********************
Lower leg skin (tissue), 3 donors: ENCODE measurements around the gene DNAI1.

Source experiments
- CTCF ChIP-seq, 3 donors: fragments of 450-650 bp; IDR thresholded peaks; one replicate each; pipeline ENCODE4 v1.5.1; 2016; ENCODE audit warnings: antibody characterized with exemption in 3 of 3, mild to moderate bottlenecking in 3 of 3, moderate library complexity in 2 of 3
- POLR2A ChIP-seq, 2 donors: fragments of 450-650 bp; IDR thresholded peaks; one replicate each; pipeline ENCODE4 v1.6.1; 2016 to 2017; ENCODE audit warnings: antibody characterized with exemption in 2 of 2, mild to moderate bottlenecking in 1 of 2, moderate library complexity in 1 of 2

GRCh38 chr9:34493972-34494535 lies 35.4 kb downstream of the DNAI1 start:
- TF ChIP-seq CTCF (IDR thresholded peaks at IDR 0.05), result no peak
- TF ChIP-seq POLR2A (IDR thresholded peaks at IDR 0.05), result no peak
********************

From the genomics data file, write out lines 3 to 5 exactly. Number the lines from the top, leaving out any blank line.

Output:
- CTCF ChIP-seq, 3 donors: fragments of 450-650 bp; IDR thresholded peaks; one replicate each; pipeline ENCODE4 v1.5.1; 2016; ENCODE audit warnings: antibody characterized with exemption in 3 of 3, mild to moderate bottlenecking in 3 of 3, moderate library complexity in 2 of 3
- POLR2A ChIP-seq, 2 donors: fragments of 450-650 bp; IDR thresholded peaks; one replicate each; pipeline ENCODE4 v1.6.1; 2016 to 2017; ENCODE audit warnings: antibody characterized with exemption in 2 of 2, mild to moderate bottlenecking in 1 of 2, moderate library complexity in 1 of 2

GRCh38 chr9:34493972-34494535 lies 35.4 kb downstream of the DNAI1 start: